So, here you are. You’ve found a buyer/seller. You’ve got your first set of goods ready for export/import. You’ve found a reputable freight forwarder, or have decided to work directly with a carrier. Now, you just need to prepare your goods for travel. But that’s the easy bit, right? Shove it in a shipping container, and off you go! Well, yes… And also no. Preparing your cargo for shipping – whichever mode of transport you choose – can be a tricky business.
Here are a few pointers to make sure that your cargo reaches its destination in exactly the state that you intended it to.
4 Steps to Help Ensure Your Cargo Arrives Intact
1. Select the right container.
Rather than being one-size-fits-all, there are many different types of cargo container. Although this might seem to complicate matters, it does mean that you can choose exactly the right cargo transport unit (CTU) for your needs. So, how do you know which one you need? Sometimes it’s obvious; if you’re transporting perishables, you will require a refrigerated CTU. Non-perishable food stuffs require a food-grade CTU – you don’t want dried fruit being shipped in something that has previously carried waste, or chemicals. Otherwise, you basically need to consider the volume and the weight of your goods. A 20-foot container, for example, will take heavier goods, such as cement, minerals and steel. A 40-foot container will take lighter weight but voluminous goods, such as cotton and tobacco. Also, make sure that the carrier you’re working with will accept your chosen container type. Some will have specific guidelines.2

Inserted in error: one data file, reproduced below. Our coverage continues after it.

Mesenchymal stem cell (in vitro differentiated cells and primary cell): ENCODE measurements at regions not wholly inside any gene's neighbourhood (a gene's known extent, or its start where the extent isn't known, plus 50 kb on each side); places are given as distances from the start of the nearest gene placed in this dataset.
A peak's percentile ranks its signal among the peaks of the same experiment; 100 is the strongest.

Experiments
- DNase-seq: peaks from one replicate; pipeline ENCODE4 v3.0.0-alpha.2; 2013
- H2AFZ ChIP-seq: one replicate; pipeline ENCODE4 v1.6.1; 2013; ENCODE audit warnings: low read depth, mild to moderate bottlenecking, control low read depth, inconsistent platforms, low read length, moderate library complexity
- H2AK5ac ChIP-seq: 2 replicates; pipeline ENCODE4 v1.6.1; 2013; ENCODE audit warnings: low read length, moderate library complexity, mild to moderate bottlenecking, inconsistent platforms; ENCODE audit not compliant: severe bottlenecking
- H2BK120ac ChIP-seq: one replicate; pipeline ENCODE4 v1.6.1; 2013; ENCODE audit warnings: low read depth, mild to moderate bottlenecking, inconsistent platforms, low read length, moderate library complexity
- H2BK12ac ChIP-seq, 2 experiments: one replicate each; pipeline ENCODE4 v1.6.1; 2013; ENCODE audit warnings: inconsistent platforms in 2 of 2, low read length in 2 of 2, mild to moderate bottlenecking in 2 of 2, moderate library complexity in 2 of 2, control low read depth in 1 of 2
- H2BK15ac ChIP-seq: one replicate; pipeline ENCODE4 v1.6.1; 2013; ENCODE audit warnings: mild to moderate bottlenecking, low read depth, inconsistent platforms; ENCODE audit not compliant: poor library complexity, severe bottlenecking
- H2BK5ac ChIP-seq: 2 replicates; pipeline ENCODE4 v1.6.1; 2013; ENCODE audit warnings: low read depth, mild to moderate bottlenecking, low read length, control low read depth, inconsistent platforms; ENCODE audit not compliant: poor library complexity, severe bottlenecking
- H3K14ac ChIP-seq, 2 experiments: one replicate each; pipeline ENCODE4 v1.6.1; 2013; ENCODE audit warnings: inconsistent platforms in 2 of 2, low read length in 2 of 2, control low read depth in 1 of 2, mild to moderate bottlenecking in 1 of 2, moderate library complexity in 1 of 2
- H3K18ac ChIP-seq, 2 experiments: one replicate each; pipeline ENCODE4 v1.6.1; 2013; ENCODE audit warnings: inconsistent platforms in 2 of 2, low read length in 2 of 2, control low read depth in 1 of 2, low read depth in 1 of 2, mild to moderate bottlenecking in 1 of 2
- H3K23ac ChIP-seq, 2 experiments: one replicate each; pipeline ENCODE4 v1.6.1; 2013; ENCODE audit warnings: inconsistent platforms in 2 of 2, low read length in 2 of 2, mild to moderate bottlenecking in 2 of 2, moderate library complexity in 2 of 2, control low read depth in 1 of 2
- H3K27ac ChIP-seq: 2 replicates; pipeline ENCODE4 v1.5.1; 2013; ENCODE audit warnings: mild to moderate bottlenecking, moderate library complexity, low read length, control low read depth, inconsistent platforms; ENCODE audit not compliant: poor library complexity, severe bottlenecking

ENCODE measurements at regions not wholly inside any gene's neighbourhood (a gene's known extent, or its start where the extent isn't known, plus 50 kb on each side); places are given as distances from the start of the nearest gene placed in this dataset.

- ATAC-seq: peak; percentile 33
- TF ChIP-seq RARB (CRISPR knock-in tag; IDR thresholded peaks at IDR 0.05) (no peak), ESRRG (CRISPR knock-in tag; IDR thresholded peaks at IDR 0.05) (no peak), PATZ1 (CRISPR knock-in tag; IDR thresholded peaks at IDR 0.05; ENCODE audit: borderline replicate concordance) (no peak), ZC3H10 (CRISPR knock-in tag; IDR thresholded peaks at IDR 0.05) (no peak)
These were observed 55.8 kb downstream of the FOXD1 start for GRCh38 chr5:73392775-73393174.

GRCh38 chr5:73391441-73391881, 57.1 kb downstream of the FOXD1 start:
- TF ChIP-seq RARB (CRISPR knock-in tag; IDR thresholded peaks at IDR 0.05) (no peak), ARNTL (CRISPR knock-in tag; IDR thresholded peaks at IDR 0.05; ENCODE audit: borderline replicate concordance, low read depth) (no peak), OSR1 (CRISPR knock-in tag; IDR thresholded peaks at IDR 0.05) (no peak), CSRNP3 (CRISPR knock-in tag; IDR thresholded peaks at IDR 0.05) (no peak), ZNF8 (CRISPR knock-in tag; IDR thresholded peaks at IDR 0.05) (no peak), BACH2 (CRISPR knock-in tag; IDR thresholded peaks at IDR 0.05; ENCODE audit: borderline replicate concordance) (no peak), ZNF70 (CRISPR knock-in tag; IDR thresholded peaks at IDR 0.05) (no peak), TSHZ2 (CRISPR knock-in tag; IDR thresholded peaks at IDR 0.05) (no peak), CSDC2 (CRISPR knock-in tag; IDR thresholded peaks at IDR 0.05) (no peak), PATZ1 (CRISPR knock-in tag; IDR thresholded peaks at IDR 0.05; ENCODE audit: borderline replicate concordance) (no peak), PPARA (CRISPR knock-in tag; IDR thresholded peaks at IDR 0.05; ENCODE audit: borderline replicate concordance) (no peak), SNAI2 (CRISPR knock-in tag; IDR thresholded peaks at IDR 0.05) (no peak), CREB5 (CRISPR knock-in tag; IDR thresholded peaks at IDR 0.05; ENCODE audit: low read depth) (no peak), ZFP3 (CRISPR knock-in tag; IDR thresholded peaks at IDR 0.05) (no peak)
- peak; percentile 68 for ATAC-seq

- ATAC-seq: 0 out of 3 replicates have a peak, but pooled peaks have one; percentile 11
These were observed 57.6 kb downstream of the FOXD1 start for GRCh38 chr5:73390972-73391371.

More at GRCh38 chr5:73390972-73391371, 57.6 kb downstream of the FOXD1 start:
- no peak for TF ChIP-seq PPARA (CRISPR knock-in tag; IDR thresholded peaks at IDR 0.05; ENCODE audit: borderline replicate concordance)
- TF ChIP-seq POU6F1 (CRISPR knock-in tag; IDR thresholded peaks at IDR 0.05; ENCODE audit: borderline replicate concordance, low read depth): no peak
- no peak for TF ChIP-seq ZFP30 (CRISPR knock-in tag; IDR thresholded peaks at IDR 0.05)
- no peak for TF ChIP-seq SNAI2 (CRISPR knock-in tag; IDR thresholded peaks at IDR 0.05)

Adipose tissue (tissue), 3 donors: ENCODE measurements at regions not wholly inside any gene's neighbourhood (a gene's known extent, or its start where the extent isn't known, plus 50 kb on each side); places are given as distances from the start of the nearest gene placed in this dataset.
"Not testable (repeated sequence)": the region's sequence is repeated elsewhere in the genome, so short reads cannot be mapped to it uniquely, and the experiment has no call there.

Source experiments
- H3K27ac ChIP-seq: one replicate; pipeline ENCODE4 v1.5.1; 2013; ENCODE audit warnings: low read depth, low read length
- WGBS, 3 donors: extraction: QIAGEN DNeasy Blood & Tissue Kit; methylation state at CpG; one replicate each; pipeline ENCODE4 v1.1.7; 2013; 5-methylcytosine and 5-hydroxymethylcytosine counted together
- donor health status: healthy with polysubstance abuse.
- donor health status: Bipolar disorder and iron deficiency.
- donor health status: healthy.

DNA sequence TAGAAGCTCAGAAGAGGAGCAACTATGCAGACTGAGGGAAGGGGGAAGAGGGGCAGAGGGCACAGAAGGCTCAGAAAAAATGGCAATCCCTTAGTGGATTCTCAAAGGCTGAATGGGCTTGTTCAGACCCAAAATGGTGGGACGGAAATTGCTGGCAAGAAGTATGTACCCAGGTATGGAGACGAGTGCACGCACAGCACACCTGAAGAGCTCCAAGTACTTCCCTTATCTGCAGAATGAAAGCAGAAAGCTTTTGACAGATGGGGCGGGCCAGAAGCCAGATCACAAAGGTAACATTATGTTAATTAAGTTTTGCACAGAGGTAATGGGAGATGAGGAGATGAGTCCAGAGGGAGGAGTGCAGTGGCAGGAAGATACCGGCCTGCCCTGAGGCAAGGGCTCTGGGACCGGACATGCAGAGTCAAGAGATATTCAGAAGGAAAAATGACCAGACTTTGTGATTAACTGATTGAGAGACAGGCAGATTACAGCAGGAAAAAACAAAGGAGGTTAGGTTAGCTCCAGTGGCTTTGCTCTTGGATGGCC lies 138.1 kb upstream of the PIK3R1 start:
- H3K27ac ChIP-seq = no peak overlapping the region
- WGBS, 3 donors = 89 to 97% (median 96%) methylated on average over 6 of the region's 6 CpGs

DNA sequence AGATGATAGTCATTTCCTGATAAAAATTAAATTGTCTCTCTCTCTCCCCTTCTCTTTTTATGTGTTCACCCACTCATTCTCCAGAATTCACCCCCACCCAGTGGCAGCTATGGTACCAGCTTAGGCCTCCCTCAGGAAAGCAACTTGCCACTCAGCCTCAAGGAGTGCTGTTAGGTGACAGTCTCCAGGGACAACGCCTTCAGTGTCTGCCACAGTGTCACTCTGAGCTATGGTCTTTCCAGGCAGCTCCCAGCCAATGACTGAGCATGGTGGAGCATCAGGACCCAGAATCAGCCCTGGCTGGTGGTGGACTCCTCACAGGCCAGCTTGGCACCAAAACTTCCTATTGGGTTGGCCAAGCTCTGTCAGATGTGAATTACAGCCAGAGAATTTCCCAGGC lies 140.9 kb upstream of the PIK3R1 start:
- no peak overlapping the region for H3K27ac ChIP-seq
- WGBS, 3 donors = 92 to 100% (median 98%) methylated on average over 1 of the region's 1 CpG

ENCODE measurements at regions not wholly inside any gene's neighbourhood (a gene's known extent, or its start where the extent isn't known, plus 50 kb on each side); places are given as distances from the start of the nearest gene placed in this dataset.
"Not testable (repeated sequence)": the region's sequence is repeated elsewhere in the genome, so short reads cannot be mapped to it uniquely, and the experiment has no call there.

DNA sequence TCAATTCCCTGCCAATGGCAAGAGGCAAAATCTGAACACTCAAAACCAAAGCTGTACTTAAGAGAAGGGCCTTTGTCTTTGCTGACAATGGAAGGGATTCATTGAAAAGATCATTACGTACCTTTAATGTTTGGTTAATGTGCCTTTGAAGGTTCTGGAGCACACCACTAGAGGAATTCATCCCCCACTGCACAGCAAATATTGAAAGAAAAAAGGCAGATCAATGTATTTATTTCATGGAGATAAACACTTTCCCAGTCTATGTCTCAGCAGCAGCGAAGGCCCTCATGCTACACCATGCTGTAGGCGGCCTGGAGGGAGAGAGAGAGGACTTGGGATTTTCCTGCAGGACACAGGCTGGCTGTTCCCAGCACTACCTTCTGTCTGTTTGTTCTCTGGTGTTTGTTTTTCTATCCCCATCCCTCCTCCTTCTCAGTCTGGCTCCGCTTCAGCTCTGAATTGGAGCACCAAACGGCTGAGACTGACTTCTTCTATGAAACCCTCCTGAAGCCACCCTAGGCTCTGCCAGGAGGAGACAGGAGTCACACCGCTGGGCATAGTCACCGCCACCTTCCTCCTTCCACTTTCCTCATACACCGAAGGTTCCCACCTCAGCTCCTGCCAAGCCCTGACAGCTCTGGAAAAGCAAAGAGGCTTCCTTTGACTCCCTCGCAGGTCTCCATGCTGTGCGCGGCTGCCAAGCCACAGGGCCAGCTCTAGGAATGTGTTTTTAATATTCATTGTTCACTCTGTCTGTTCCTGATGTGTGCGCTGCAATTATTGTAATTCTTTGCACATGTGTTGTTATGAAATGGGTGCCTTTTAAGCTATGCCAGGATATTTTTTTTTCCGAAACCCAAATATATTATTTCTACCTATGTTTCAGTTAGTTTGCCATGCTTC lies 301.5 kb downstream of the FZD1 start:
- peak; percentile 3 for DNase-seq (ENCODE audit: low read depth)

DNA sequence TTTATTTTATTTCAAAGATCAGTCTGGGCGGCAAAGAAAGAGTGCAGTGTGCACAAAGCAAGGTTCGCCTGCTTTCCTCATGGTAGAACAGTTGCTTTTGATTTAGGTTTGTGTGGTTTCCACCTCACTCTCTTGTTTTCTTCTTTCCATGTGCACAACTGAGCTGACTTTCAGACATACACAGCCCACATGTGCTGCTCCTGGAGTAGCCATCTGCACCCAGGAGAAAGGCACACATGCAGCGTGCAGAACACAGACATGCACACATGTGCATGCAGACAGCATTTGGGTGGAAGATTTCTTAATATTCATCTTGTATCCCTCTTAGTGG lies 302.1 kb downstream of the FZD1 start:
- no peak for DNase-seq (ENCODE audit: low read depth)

2. Check the condition of your container.
You wouldn’t send an item through the domestic post in a torn paper bag. Nor would you store food in your kitchen cupboards in damaged or wet boxes. This is because you want your packages to reach their destination, and you want your food to be edible. It’s the same premise with selecting CTUs. You may see special price packages for older shipping containers, and this can be a great way to reduce your overheads when starting out in import/export. But – and it’s a big BUT – if your cargo is not in sellable condition on arrival, you’ve lost your entire investment. SO, check for holes; make sure seals are intact and that doors shut properly and lock.
3. Pack carefully.
Well, of course, having gone to all the effort of getting to this stage, you’re not just going to throw your cargo in. Of course, you’re not. But actually, a surprisingly high number of people do. Perhaps not throw exactly, but many do fail to take adequate precautions, resulting in an unnecessarily high wastage bill. If your goods don’t fit the container precisely, use packing materials to fill the gaps and protect it. It’s obvious, really.
4. Prepare your paperwork.
Finally, make sure that you have crossed every t and dotted every i. This might not seem like it pertains to packing prep, but if customs – or your carrier – have to pull your CTU apart because you’ve failed to obtain the correct documentation, then all the other steps have been pointless. Likewise, if the cargo gets refused entry to its destination. You’ve been warned!
Preparing your cargo for shipping is easy enough to do. It doesn’t take a genius. But, it does take care, precautions, and sometimes experience. Hopefully, this list will help you complete your first freight order without any hiccoughs.